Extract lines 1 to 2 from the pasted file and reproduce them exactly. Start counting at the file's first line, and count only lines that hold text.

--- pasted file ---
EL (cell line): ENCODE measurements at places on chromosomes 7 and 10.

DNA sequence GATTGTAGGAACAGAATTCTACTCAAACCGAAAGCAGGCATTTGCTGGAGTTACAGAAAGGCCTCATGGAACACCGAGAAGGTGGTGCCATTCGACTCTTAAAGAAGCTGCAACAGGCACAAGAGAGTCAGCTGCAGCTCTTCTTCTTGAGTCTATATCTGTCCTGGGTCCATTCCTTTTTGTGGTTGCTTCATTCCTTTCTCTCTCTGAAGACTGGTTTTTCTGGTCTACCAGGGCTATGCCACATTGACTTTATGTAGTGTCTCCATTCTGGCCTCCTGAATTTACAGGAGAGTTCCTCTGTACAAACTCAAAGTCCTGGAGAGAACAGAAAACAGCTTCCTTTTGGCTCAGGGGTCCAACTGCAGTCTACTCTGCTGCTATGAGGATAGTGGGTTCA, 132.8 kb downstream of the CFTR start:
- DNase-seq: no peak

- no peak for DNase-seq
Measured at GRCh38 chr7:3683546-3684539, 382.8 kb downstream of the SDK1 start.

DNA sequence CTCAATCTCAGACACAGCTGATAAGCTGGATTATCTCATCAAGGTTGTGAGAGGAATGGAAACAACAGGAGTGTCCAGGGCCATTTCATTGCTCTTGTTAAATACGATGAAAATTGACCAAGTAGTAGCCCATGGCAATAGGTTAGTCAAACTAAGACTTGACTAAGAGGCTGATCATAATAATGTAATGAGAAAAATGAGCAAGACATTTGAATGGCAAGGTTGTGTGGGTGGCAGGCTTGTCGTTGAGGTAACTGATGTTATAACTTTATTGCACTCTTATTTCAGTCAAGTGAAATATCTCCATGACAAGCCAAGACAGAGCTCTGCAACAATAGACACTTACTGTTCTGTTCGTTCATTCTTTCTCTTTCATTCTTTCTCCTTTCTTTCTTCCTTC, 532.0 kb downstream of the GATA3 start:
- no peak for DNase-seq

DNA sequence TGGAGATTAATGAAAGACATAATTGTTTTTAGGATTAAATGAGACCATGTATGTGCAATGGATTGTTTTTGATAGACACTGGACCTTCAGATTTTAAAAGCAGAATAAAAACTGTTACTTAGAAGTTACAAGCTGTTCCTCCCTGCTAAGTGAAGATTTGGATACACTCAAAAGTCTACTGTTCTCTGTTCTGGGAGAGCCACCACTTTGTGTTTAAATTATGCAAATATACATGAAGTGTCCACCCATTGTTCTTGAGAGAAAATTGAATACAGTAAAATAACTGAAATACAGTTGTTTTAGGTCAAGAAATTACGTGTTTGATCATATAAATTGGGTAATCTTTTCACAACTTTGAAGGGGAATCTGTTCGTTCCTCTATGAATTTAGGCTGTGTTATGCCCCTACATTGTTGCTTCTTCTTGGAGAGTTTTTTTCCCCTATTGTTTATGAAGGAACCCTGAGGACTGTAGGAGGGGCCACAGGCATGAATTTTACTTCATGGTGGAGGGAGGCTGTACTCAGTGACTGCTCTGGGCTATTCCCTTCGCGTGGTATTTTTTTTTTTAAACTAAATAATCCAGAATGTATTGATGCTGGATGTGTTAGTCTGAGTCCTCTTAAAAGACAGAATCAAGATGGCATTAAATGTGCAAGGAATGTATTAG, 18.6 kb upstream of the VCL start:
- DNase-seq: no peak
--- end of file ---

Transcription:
EL (cell line): ENCODE measurements at places on chromosomes 7 and 10.

DNA sequence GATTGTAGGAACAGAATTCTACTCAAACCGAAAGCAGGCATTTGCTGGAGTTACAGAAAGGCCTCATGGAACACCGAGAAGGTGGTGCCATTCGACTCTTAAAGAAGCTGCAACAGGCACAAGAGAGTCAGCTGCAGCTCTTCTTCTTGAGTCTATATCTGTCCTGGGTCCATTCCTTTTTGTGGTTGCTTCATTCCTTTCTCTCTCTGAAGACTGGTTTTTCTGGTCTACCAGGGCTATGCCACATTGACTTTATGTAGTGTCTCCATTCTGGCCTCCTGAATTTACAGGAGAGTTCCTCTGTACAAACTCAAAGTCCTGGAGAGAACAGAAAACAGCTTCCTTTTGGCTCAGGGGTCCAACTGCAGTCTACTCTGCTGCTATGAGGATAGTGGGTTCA, 132.8 kb downstream of the CFTR start: